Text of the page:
Sermon: April 16, 2023

“Believing Without Seeing” | John 20:19-31

The late Johnny Carson (young people are asking, who?) once visited Harvard University to receive an award and after the ceremony he agreed to answer some questions for members of the press. One reporter asked, “What would you like to have inscribed on your tombstone?” Carson thought for a moment and then answered with the words he used on his show for every commercial break, “I’ll be right back.”

If Joseph of Arimathea and Nicodemus would have placed a tombstone at the entrance to the cave used for Jesus’ tomb this could have been the inscription written on it: “I’ll be right back.” On that first Easter morning, just like He had promised, Jesus walked from His tomb (Jesus never ran anywhere—He covered the known world at the pace of three miles an hour) and went right back to work. But for unknown reasons—people didn’t recognize Him.

In what is a continuation from our Easter text, John writes that our group in the Upper Room on that Easter afternoon were there for “fear of the Jews.” These disciples might not have feared to go out in public individually, but they feared the Jews learning that they were meeting together as a group. To be quite honest, I always thought that their fear stemmed from the Romans—those responsible for crucifying Jesus. But it was the Jews that they feared because it was the Jewish authorities who initiated everything.

John shares with us that Jesus came into the room, stood among the disciples and said, “Peace be with you.” The word for peace here is the Greek equivalent of the Hebrew word, shalom. Jesus spoke to them before His death when He said, “Peace I leave you; my peace I give you. I do not give as the world gives. Do not let your hearts be troubled and do not be afraid” (John 14:27).

A few years ago, there was a contest to judge the funniest joke in the world. The winning joke went like this:

Two men were out hunting in the woods. Suddenly, one man clutches his chest—gasps for breath—and drops to the ground. His friend immediately gets out his cell phone and dials 911. He tells the emergency operator, “My friend just died. What should I do?”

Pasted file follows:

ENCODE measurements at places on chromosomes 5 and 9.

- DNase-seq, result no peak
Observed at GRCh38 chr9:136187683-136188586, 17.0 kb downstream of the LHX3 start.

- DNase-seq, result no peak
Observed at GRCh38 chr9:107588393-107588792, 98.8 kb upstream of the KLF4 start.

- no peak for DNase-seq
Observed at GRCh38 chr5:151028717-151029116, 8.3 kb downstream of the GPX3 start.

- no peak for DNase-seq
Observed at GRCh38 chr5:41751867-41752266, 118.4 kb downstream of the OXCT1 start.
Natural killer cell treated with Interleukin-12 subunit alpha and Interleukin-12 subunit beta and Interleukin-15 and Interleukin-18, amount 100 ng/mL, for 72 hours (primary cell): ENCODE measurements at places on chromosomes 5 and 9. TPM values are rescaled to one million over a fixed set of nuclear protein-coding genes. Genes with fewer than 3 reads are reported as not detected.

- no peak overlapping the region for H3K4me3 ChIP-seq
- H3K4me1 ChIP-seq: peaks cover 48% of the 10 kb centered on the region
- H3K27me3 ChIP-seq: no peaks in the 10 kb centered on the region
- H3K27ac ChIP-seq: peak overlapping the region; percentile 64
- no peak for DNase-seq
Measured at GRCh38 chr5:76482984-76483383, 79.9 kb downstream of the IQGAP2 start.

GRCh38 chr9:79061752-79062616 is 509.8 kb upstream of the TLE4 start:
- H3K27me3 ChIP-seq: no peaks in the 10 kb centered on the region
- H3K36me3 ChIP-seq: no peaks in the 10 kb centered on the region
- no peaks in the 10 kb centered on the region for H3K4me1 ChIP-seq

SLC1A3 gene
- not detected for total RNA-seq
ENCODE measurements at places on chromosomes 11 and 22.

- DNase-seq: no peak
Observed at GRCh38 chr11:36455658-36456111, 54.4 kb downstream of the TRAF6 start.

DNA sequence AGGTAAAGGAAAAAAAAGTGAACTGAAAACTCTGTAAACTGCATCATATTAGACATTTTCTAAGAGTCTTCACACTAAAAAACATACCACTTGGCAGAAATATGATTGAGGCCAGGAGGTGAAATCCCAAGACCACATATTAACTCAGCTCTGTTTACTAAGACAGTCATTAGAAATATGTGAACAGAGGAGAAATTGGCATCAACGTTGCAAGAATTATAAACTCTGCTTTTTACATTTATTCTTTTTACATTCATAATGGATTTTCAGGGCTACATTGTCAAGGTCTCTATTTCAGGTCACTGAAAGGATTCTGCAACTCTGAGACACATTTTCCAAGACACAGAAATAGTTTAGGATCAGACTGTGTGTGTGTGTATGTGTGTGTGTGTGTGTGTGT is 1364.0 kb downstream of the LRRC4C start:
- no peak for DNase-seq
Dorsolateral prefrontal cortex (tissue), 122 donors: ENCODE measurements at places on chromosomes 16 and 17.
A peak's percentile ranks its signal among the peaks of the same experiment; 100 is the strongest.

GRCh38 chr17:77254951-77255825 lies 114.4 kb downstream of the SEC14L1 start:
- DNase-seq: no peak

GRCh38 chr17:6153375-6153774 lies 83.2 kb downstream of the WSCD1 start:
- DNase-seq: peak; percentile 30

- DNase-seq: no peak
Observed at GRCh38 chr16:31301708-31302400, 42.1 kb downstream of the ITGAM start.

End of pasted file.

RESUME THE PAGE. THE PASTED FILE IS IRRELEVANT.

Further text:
The operator says, “Take it easy sir. First, we must make sure that he’s dead.” There are a few seconds of silence followed by a gunshot. The man gets back on the phone and says, “Okay, what’s next?”
That’s one way to make certain someone’s dead.

Certainty is very difficult to attain in this world. There always seems to be room for doubt. But then again, I think I would worry about someone who said to me, “I never doubt anything.”

Woody Allen once said that he would have no difficulty believing in God. All God would have to do would be to deposit $1,000,000 in a secret Swiss bank account in Woody’s name.

I have to wonder if the greatest doubters aren’t also the greatest believers because their powers of perception are more penetrating than those of the average believers. The key to the whole thing is for us to become “doubters of doubt.”

You may not want to hear this but there are some who believe that God intends for us to struggle with the greatest questions of life. It may be that such a struggle is essential to a strong, mature faith. Never to have doubted is never to have taken the walk of faith seriously.

One of my favorite authors, Frederick Buechner puts it this way, “Doubts are the ants in the pants of faith; they keep faith alive and moving.” Doubt is one of God’s most effective tools for producing mighty men and women of faith.

Jesus used His scars to prove His identity to His disciples huddled together in the Upper Room. Ernest Hemmingway said once, “The world breaks everyone and afterward many are strong at the broken places.” Our scars may be ugly and remind us of great pain but it’s those same scars that build our character; they remind us of what we went through and remind us that someone went through it with us. (Would you change your life if you could?)

If I were to mention the names of certain disciples and ask you to write down the first word that comes into your mind it’s unlikely that you would all come up with the same words. If I were to mention the name Judas many of you might write down the word “betray” but maybe not all of you. If I were to mention Simon Peter, some of you would write down the word “faith,” but not all of you. If I were to mention the names of James and John, some of you would write down the phrase “Sons of Thunder,” or as I like to call them, the Zebedee’s, but not all of you. But when I mention the name Thomas, there is little question about the word most everyone would write down. It would of course be the word “doubt.” Indeed, so closely have we associated Thomas with this word that we have coined the phrase to describe him: “Doubting Thomas.”

You may be interested to know that in the first three gospels we are told absolutely nothing at all about Thomas. It’s in John’s Gospel that he emerges as a distinct personality, but even so, there are only 155 words about him. There isn’t a lot about this disciple in the Bible but there is more than one description.